• the derivation of the product (that is, the other products from which it is derived);
• the composition of the product;
• the relevant standards;
• the quality criteria that should apply to it.
Case Study Example: PBS
At IOE. Amanda finds that there is a standard PBS that she can use as a check-list for her own project.
Brigette at Brightmouth College has no installation standard PBS. although she can, of course, refer to various books for standard check-lists. She decides that one part of the PBS should contain the products needed to help select the appropriate hardware and software for the payroll application (Figure 2.2).
Stop 4.2: Document generic product flows
Some of the products will need some other product to exist first before they can be created. For example, a program design must be created before the program can be written and the program specification must exist before the design can be commenced. These relationships can be portrayed in a Product Mow Diagram (PFD). Figure 2.3 gives an example.
Figure 23 A fragment of a PFD.
Case Study Example: At IOE, Amanda has a standard installation PFD. Many of the products that will IOE has standard PFD make up Amanda's application will be of the same type: hence the same generic
PFD will apply to each instance. It is pointless in these circumstances to draw up a separate PIT) for each instance of the product.
Exercise 2.2 Draw up a possible Product Flow Diagram (PFD) based on the Product
Breakdown Structure (PBS) shown in Figure 2.2. This represents the products that will be produced when gathering information to be presented to potential suppliers of the hardware. The volume figures are for such things as the number of employees for whom records will have to be maintained.
This may be delayed to later in the project when more information is known.
Step 4.3: Recognize product instances
Where the same generic PFD fragment relates to more than one instance of a particular type of product, an attempt should be made to identify each of those instances.
Case Study Example: identifying product instances
Amanda decides that there are likely to be four major software modules needed in her application for which the PFD fragment in Figure 2.3 would be appropriate The products that Brigette can identify at the present all have a single instance.
Step 4.4: Produce ideal activity network
In order to generate one product from another there must be one or more activ ities that carry out the transformation. By identifying these activities we can create an activity network, which shows the tasks that have to be carried out and the order in which they have to be executed.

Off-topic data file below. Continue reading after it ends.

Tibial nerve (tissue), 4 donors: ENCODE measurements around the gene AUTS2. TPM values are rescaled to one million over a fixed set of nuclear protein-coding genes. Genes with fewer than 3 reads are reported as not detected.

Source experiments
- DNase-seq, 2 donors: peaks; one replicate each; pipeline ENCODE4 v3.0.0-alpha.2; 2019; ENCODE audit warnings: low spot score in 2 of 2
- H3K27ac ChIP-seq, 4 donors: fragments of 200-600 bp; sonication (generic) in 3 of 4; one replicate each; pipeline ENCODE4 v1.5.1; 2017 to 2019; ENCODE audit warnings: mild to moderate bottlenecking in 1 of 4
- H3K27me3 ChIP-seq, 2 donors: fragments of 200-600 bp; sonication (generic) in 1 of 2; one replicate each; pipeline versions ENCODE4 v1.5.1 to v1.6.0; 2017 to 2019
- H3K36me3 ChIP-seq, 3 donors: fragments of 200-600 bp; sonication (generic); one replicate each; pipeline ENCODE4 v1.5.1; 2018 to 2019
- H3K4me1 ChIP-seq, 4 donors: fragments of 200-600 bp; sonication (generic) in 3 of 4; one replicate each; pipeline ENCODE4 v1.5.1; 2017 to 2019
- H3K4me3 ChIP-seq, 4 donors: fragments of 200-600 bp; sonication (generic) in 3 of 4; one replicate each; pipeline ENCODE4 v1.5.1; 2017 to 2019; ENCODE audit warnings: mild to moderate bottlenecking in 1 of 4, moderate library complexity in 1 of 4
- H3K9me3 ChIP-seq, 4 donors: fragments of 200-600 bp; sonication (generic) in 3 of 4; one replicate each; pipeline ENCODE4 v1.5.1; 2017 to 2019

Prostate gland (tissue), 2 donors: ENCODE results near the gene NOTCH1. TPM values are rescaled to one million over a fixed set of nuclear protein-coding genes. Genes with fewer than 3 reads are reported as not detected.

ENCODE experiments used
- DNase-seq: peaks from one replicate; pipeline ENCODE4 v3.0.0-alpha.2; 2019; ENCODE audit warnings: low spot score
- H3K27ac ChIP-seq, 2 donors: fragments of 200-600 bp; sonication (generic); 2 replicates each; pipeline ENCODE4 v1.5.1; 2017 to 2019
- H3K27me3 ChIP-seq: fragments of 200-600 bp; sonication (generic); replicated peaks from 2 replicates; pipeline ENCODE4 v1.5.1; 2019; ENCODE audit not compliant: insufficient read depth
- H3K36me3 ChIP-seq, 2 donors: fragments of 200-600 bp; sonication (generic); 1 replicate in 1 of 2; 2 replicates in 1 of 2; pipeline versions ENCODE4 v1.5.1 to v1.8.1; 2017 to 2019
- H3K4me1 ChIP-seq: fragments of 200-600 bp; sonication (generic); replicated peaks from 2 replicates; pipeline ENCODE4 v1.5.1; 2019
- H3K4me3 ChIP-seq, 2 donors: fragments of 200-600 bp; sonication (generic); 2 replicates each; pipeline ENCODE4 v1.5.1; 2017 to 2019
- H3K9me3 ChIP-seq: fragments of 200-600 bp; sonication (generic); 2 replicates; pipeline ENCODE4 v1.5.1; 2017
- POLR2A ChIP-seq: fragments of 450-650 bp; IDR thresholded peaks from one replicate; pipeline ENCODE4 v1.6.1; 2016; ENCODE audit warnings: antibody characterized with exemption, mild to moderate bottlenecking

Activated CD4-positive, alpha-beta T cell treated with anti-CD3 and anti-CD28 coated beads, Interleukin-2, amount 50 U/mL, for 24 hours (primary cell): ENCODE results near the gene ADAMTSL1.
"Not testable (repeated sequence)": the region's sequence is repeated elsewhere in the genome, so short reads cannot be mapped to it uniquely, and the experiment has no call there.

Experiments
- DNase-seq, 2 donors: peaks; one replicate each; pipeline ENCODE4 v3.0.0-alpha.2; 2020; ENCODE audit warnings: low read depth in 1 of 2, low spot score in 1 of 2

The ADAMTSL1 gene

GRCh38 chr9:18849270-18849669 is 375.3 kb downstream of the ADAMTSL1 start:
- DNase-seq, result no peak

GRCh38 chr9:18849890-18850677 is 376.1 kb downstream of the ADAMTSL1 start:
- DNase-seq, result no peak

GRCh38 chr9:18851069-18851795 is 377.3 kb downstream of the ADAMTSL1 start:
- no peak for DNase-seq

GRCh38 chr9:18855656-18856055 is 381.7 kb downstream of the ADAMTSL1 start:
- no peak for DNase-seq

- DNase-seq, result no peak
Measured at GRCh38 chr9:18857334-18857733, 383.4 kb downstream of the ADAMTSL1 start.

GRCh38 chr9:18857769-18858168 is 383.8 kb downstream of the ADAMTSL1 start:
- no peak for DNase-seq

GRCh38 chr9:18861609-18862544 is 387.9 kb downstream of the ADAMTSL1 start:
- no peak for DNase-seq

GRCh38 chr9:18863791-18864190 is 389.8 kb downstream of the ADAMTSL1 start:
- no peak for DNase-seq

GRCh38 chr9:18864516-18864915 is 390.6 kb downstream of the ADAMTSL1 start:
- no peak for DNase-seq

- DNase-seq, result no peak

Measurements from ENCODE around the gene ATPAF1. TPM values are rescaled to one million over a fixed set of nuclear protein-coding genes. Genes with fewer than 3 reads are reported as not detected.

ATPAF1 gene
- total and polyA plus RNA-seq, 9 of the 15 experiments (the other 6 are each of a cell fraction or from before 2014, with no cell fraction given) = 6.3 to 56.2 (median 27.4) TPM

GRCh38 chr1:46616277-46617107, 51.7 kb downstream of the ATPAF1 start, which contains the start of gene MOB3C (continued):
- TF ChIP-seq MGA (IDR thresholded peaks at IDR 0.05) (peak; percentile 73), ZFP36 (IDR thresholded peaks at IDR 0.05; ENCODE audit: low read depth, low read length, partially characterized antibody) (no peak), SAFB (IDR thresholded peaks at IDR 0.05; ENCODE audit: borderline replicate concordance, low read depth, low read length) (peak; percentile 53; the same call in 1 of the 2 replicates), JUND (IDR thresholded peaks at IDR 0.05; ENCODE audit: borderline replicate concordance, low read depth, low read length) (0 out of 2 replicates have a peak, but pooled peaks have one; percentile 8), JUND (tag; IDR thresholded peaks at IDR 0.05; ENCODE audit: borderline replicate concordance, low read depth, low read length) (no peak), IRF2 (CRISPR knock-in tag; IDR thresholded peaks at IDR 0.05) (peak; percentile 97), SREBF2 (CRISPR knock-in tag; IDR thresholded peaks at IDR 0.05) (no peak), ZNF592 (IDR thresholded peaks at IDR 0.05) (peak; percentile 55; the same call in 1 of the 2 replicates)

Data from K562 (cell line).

Case Study Example: Part of the initial activity network for the IOE Maintenance (¡roup Accounts Activity network for IOE project might look like Figure 2.4. Maintenance Accounts
Exercise 2.3 Draw up an Activity Network for the Product Flow Diagram that you created in
Exercise 2.2 (or the PFD given in the solution if you prefer!).
The activity networks are * ideal* in the sense that no account has been taken of resource constraints. For example in Figure 2.4, it is assumed that resources are available for all four software modules to be developed in parallel.
Step 4.5: Modify the ideal to take into account need for stages and check-points
The approach to sequencing activities described above encourages the formulation of a plan that will minimize the overall duration, or 'elapsed time', for the project. It assumes that an activity will start as soon as the preceding ones upon which it depends have been completed.
There might, however, be a need to modify this by dividing the project into stages and introducing checkpoint activities. These are activities that draw-together the products of preceding activities to check that they are compatible. These checkpoints are sometimes referred to as milestone events. A checkpoint could potentially delay work on some elements of the project - there has to be a trade-off between efficiency and quality.
Amanda decides that after the four modules have been specified, the four Exercise 2.4 specifications need to be carefully checked to see that they are consistent and compatible. Redraw the activity network in Figure 2.4 to reflect this.
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What you need to know about… Project Management Made Easy! Project management consists of more than just a large building project and can encompass small projects as well. No matter what the size of your project, you need to have some sort of project management. How you manage your project has everything to do with its outcome.